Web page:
RM Sotheby's Hershey to auction off American classic cars heritage.
RM Sotheby’s Hershey to auction off about 150 classic American cars, mostly from the pre-war era, to be held October 11 and 12 at Hershey Lodge in Hershey, Pennsylvania.
“Last year was the best year we had in history,” he says, noting that the auction house tallied $15.9 million at that Hershey sale. “This is not going to get close, but it’ll be pretty consistent with previous years if you leave the last year out.” - Gord Duff, global head of auctions at RM Sotheby’s
The most interesting lots that will be presented at the auction:
A 1941 Packard Custom Super Eight One Eighty Convertible Victoria by Darrin.
“It’s a very rare car,” Duff says. “These cars are typically with collectors for a long time.” This example stands out for its complete provenance extending back to its initial sale to a man who lived in Pebble Beach, Calif. Its second owner displayed it at the Pebble Beach Concours d’Elegance in 1956, which was then still a small, regional show. Duff says the Packard would be a fine choice for the Classic Car Club of America’s CARavan driving events. “It’s a very fast car for its day, very sporty.”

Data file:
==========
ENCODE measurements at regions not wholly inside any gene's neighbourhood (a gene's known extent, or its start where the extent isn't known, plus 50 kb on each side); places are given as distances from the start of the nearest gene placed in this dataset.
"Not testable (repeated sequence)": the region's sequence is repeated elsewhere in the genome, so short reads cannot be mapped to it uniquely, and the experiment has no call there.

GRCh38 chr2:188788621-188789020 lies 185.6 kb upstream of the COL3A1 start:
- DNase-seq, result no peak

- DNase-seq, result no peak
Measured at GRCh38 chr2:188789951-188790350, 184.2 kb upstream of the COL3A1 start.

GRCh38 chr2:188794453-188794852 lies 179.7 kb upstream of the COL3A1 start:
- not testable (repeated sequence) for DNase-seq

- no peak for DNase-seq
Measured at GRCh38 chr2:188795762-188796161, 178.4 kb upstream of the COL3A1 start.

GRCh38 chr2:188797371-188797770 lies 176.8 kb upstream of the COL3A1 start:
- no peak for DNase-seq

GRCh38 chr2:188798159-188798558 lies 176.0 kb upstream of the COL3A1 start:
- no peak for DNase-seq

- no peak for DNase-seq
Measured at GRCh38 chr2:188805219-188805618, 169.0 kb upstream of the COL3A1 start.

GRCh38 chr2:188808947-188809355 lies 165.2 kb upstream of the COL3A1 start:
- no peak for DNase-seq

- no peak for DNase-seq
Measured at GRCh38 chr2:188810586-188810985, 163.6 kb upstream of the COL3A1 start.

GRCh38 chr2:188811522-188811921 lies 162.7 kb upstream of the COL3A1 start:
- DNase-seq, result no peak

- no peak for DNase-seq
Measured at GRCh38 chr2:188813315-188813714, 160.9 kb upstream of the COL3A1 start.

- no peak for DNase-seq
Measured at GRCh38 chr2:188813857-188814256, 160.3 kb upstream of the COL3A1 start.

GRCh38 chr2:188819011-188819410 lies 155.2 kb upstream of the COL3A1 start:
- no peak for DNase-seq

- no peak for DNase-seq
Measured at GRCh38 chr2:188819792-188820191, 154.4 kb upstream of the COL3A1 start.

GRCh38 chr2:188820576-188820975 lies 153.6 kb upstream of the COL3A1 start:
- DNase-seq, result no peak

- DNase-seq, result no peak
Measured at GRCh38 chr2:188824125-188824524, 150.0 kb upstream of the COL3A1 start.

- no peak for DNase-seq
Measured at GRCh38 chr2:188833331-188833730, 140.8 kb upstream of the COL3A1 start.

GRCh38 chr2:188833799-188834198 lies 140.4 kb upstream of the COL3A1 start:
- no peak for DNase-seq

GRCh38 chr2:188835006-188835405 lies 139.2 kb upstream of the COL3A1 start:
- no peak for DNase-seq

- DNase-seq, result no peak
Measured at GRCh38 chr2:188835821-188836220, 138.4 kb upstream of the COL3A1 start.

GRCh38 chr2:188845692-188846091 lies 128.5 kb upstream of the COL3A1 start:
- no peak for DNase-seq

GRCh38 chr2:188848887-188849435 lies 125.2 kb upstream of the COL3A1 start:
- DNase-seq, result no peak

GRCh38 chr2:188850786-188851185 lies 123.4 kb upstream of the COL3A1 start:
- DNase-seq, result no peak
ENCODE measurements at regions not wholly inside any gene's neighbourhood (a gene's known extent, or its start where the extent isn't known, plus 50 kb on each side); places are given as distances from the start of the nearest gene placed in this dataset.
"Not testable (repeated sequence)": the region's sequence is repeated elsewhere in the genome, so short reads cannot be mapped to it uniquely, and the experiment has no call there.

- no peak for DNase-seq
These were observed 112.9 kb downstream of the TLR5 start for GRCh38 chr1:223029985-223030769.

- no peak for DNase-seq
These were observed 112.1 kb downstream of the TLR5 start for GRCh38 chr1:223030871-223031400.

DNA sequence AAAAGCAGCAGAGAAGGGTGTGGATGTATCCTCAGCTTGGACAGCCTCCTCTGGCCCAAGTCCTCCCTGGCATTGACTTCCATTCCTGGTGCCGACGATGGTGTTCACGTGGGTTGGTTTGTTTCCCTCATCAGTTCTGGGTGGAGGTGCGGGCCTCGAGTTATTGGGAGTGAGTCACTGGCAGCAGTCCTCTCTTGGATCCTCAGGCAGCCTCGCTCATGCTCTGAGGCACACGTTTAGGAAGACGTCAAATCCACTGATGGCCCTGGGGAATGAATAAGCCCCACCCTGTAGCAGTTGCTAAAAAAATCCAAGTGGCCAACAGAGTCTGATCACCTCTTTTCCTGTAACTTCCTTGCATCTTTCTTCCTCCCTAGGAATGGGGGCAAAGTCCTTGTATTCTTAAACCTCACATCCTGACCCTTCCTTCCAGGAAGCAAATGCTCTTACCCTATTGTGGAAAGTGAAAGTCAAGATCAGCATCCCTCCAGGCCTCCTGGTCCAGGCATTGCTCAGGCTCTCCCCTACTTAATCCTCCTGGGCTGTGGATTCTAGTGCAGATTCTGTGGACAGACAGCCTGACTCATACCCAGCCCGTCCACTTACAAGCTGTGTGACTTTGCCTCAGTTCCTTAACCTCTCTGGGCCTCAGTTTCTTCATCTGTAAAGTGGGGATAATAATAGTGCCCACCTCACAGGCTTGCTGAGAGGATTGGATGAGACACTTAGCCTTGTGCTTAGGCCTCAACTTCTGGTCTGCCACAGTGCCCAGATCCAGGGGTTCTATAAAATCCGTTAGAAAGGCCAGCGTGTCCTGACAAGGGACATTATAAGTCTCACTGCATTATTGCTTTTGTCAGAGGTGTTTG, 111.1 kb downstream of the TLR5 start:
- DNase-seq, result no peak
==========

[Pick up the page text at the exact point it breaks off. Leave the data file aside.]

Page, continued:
The 1941 Packard is one of the 35 cars built that year. The estimated price of the exhibit is from $ 350,000 to $ 425,000.
A 1932 Marmon Sixteen Close-Coupled sedan.
“It’s pretty significant that all three elements are matching. Half probably have an original engine,” Duff says, explaining that aluminum was a novel engine material in 1932, and some of Marmon’s all-aluminum engines proved problematic enough to be sent back to the factory. The car also has factory vacuum-assisted power brakes, another feature that was cutting-edge for 1932. “Marmon was one of the first, if not the first, to have power-assisted brakes,” he says. “Packard didn’t have them until 1937, and Duesenberg never had them.”
The peculiarities of this car is that among the 70 currently existing cars, this 1932 Marmon Sixteen Close-Coupled sedan is the only one that has preserved its “native” chassis, engine and body. According to initial estimates, the price of this car is about $ 300,000.
A 1937 Cord 812 Cabriolet.
The late Harold Allsop, a Canadian engineer, owned it from 1947 to 2011. “It was his daily driver. He went on family vacations in the car. He went to the grocery store. He loved it like one of his kids,” says Duff. “Nobody who drives a car in 2018 owns it for essentially their entire life, nor would a car bought in 2018 last that long.” Every time Allsop tweaked the Cord to improve its performance, he did so in a way that would allow a later owner to reverse his work. A total of 13 crates of new and used parts and other material come with the lot.
In fact, this car had only one owner since 1947, which makes it one of the most unique and valuable lots.